I am a Ph.D. candidate at the University of Maryland, College Park, studying crustal composition through groundbreaking (and somewhat unconventional) tools. Geoneutrinos, along with geochemistry, appeals to my undergraduate training, where I studied chemistry (B.A.) as well as geology (B.Sc.) from Rutgers University. For two years after undergraduate I worked in chemical industry, first gaining experience in research and development for agriculture, then switching to making toothpaste, cupcakes, fiber drinks, popsicles, and gummy bears. I decided to pursue a higher degree so that I could become more involved in research, whether it be in an academic or industrial setting.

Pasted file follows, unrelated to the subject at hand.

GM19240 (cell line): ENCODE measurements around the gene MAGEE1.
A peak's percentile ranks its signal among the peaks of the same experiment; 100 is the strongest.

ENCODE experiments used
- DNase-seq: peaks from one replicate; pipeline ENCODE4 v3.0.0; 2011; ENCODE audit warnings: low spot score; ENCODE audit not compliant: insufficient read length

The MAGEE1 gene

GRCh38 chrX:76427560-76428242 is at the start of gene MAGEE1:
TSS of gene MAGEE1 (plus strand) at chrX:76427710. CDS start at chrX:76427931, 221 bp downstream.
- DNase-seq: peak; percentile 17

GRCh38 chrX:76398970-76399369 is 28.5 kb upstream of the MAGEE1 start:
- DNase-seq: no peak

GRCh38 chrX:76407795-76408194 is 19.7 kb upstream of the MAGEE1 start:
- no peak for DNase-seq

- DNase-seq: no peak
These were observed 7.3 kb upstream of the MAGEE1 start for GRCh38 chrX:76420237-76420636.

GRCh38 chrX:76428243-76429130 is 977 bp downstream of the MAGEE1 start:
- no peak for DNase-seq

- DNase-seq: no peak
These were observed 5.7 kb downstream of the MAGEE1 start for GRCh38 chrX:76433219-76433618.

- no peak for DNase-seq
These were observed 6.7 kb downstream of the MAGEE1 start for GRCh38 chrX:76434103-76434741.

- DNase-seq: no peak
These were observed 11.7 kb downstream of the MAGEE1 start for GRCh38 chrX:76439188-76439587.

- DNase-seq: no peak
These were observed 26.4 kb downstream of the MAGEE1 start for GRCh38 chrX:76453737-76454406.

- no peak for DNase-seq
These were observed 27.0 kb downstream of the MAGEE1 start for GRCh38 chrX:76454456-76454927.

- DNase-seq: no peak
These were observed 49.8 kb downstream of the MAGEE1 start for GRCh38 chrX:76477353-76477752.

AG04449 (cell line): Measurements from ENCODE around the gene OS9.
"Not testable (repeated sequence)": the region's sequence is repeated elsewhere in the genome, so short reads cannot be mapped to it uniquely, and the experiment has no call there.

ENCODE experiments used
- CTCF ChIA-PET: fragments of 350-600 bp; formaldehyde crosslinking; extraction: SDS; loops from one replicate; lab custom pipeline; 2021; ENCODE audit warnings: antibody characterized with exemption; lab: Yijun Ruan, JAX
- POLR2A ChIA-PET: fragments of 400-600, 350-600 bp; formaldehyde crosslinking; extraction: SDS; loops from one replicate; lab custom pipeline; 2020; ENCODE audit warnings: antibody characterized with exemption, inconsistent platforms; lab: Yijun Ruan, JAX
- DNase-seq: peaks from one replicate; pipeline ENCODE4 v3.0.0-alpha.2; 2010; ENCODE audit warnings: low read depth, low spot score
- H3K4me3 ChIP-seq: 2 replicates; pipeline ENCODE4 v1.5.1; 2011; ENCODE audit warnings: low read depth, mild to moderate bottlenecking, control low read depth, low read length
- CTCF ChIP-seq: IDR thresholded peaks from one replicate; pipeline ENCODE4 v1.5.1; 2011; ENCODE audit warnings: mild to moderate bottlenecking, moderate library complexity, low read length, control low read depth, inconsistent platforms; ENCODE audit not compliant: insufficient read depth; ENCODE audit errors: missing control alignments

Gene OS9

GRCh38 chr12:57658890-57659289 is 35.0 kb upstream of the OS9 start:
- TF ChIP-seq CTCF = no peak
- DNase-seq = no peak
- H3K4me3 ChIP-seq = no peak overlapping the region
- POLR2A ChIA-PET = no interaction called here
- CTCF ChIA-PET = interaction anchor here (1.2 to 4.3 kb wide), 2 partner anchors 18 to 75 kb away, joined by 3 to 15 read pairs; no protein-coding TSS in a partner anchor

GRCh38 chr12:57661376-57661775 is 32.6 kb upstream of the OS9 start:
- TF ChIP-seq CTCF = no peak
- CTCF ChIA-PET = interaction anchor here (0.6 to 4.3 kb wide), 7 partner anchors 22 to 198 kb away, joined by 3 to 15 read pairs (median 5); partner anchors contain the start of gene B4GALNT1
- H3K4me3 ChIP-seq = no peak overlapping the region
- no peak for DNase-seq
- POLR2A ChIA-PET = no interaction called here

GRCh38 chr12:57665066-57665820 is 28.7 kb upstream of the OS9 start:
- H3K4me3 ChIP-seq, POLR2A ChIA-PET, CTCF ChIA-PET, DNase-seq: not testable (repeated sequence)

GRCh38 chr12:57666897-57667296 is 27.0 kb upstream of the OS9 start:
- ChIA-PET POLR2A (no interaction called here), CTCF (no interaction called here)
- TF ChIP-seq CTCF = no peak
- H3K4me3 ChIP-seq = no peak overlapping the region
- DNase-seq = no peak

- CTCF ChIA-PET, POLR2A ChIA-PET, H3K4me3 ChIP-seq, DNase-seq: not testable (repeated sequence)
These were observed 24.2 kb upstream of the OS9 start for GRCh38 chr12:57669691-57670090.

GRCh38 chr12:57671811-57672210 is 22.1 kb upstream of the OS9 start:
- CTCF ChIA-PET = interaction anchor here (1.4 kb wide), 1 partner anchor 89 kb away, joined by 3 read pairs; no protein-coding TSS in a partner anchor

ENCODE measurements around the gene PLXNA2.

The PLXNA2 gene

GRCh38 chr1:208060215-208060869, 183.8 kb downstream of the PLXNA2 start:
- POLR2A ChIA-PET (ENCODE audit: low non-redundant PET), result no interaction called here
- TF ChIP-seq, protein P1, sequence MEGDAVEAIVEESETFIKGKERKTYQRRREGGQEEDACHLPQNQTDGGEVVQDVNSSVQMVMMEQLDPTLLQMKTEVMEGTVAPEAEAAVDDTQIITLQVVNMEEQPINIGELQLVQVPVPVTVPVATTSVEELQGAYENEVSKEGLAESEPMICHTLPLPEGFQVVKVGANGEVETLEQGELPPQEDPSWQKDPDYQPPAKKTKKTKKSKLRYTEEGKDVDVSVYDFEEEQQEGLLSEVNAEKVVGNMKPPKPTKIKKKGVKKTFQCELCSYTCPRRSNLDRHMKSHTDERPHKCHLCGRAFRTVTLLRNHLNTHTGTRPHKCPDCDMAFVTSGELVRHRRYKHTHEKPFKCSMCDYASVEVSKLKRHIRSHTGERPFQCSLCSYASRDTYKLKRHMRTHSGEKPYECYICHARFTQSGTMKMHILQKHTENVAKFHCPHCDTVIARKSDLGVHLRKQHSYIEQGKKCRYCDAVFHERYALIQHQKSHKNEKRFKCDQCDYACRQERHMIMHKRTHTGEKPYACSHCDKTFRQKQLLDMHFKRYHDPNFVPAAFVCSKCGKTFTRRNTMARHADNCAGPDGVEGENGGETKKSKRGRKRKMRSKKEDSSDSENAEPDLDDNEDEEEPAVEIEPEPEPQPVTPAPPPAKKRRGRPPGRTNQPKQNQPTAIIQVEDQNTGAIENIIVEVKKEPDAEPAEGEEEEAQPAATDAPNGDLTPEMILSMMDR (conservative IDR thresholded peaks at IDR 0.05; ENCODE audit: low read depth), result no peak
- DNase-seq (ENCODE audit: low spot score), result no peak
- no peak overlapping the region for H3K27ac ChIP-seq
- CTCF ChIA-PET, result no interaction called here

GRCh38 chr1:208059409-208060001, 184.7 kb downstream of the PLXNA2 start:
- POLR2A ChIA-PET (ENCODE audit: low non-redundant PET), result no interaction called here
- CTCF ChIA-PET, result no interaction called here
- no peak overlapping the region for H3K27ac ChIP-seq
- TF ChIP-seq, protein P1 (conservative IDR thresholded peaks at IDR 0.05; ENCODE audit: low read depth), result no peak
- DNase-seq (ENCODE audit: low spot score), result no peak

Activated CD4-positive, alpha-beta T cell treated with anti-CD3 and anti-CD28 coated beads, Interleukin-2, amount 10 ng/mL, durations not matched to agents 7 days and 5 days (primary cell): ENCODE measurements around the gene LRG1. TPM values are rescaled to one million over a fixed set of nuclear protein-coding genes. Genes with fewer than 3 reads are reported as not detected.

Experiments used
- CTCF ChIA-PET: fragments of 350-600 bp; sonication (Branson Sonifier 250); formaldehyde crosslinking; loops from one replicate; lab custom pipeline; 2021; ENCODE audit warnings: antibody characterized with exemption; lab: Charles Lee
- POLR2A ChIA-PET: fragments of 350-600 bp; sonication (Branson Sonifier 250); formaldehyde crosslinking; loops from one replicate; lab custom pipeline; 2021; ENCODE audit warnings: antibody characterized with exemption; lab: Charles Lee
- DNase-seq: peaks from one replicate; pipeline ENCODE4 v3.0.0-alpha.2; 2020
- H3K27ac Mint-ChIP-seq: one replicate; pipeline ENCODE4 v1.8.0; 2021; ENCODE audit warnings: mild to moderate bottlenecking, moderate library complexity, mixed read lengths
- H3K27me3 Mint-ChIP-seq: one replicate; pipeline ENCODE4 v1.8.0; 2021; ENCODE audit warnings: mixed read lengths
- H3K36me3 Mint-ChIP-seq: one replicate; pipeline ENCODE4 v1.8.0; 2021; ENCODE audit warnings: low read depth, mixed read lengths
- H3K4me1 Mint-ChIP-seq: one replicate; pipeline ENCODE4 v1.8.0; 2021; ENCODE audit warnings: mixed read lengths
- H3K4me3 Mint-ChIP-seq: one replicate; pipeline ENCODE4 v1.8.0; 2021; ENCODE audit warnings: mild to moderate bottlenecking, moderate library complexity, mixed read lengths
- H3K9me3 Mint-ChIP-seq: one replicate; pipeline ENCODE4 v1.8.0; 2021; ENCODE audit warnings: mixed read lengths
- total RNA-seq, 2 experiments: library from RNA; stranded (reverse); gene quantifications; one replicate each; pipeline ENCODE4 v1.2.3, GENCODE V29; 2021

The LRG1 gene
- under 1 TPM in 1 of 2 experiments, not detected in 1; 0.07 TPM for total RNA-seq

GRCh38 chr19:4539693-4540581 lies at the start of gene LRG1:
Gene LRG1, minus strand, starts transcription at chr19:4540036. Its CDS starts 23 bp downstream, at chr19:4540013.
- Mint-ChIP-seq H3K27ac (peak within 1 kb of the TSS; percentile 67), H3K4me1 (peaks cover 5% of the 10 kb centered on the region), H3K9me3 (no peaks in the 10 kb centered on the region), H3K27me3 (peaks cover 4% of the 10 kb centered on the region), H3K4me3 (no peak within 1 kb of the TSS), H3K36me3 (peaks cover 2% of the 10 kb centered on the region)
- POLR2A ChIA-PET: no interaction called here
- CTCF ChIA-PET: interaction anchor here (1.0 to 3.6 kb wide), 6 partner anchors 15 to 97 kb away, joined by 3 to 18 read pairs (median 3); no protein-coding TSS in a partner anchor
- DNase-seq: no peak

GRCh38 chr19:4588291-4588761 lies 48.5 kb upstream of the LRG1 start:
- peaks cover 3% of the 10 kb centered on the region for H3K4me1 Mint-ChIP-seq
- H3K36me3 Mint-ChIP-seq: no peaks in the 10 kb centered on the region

Since none of the two active, two under-construction, and one proposed geoneutrino detectors reside in the US, my research (and the good graces of my advisor) takes me around the world. When I'm not busy collecting rocks or debugging code, I enjoy photography and taking pictures
of my travels. All photos on this website were taken by me - or some unfortunate bystander whom I asked to take a picture of me. Most photos are from my graduate and field work travels, but some, such as the one of me riding an Icelandic horse below, are from my personal adventures.
I've had a passion for horses since before I knew what rocks were. I've been horseback riding for twenty years, focusing in dressage. When horses are hard to come by, though, I'll dig out my ice skates (15+ years of ice hockey), kayak, bike, or paintbrush.
Office: CHEM 0208
Advisor: Dr. William F. McDonough
University of Maryland • Department of Geology
8000 Regents Drive
College Park, Maryland 20742